Buying souvenirs in the capital city of Mallorca is easy to combine with traditional shopping. Buying at a value of 90 euros or more in tax-free stores, you will be able to return up to 13% of the check. The main subjects of hunting are qualitative and inexpensive Spanish clothes, footwear, accessories, and the places to live are malls like Porto Pi, outlet Festival Park, democratic department stores like El Corte Ingles, and small stores on the town streets. Leather, faux pearls, alcohol, and incredibly tasty souvenirs are the best. For the first item, it is better to go to the neighboring town of the Inca, where they have worked with leather for centuries; drive for less than an hour. Moccasins or sandals in leather will cost 10–20 euros. Do not be afraid of artificial pearls – it's not plastic trinkets. Manacor jewelry has a 10 years guarantee, and not everyone can tell glass beads from real pearls.
If you want something edible, they recommend buying "sobrasada" — a spicy, dried, and smoked pork sausage. Packed in a vacuum, it will survive on the road. To go with the sausage you can buy fig bread, also packed for long storage. For those with a sweet tooth, a couple of boxes of enzamaida air cakes, and for grown-up winter evenings, a couple of bottles of herbal liquor. Painted pottery and handmade glass, clay toys, painted fans, and crafts from the olive will take a role in the memorable things. Small items are better at fairs and markets so you can bargain for a better price.
Visit the Royal Palace of Almudaina
The first fortifications on the site date back to before Christ. When the Romans came here, the fort defended their settlement of Palmeria. After the fall of the Roman Empire, the Moors destroyed all the fortifications and built their palace, the Almudaina. From the Arab rulers, the fortress passed to the Spanish kings, who added Gothic features to its appearance. Each new monarch altered the palace to its taste, creating the Great Reception Hall, the military grounds of the Patio de Armas, the Royal Hall, the Chapel of Saint Anne, the Armoury, and the Flemish and Spanish tapestries.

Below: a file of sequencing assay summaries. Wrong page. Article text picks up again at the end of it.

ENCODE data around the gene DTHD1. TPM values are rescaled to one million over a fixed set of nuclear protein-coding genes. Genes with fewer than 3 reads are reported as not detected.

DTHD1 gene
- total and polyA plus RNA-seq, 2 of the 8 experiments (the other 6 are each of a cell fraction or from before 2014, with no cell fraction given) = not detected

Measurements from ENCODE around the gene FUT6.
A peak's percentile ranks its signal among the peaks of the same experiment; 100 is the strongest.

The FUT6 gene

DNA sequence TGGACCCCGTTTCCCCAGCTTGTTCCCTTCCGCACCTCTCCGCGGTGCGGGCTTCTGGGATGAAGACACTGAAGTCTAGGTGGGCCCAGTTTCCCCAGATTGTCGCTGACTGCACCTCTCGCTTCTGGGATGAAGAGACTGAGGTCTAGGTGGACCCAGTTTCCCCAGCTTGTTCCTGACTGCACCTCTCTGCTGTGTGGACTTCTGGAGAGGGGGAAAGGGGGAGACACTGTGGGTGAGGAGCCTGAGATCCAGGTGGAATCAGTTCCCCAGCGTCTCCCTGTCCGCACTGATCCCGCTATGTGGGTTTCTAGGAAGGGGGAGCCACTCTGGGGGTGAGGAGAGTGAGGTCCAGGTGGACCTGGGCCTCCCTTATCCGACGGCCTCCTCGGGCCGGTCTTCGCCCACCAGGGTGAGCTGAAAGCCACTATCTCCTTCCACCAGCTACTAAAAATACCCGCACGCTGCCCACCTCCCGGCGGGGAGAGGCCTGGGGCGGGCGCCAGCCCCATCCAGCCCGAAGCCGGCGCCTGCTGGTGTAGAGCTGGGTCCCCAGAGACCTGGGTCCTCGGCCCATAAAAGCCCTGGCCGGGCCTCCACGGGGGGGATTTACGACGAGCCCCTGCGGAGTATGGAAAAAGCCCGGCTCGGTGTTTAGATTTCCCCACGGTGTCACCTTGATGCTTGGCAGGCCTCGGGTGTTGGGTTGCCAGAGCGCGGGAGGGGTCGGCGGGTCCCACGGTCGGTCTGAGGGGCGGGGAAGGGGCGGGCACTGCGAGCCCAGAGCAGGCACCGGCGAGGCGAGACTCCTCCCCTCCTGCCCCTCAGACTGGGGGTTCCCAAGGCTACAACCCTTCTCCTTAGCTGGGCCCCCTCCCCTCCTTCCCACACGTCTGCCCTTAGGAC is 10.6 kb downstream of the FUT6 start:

Don't miss Almudaina's darkest landmark, the jagged Tower of Heads, where the heads of executed criminals were hung in the old days. The second tower of the palace, the Tower of the Angel, symbolizes life: it is crowned by a statue of the Archangel Gabriel, the patron saint of Palma de Mallorca. Even though half of the palace complex has been given over to the National Museum, Almudaina retains its status as a royal palace and remains the summer residence of the Spanish Bourbons. The current King of Spain, Philip VI, belongs to this branch and, together with his wife, Queen Letizia, and other dignitaries, stays at Almudaina during his visits to Mallorca. If you're lucky, you'll see the royal cortege, but if you're not, you'll still enjoy a stroll through the magnificent vaulted halls and the Royal Garden with its fountains.